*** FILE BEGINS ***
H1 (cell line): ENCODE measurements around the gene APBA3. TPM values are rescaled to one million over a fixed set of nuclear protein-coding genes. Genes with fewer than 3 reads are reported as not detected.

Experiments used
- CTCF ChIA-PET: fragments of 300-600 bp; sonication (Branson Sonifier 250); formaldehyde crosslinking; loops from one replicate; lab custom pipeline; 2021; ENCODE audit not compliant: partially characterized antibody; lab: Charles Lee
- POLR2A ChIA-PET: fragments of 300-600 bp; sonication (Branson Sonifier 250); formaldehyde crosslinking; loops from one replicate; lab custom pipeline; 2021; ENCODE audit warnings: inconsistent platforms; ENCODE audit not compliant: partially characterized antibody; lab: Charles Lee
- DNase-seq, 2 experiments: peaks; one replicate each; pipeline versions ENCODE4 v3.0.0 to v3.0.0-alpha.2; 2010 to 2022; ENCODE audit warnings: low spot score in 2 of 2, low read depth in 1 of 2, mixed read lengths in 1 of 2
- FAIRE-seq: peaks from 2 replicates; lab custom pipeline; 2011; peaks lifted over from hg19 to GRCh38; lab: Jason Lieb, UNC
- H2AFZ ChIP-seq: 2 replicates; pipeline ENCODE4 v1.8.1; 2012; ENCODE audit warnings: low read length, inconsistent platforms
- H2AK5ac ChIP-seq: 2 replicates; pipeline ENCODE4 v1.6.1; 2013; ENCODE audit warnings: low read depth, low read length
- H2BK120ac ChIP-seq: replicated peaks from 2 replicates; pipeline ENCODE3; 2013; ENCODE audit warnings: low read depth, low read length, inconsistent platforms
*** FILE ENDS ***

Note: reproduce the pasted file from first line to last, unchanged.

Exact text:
H1 (cell line): ENCODE measurements around the gene APBA3. TPM values are rescaled to one million over a fixed set of nuclear protein-coding genes. Genes with fewer than 3 reads are reported as not detected.

Experiments used
- CTCF ChIA-PET: fragments of 300-600 bp; sonication (Branson Sonifier 250); formaldehyde crosslinking; loops from one replicate; lab custom pipeline; 2021; ENCODE audit not compliant: partially characterized antibody; lab: Charles Lee
- POLR2A ChIA-PET: fragments of 300-600 bp; sonication (Branson Sonifier 250); formaldehyde crosslinking; loops from one replicate; lab custom pipeline; 2021; ENCODE audit warnings: inconsistent platforms; ENCODE audit not compliant: partially characterized antibody; lab: Charles Lee
- DNase-seq, 2 experiments: peaks; one replicate each; pipeline versions ENCODE4 v3.0.0 to v3.0.0-alpha.2; 2010 to 2022; ENCODE audit warnings: low spot score in 2 of 2, low read depth in 1 of 2, mixed read lengths in 1 of 2
- FAIRE-seq: peaks from 2 replicates; lab custom pipeline; 2011; peaks lifted over from hg19 to GRCh38; lab: Jason Lieb, UNC
- H2AFZ ChIP-seq: 2 replicates; pipeline ENCODE4 v1.8.1; 2012; ENCODE audit warnings: low read length, inconsistent platforms
- H2AK5ac ChIP-seq: 2 replicates; pipeline ENCODE4 v1.6.1; 2013; ENCODE audit warnings: low read depth, low read length
- H2BK120ac ChIP-seq: replicated peaks from 2 replicates; pipeline ENCODE3; 2013; ENCODE audit warnings: low read depth, low read length, inconsistent platforms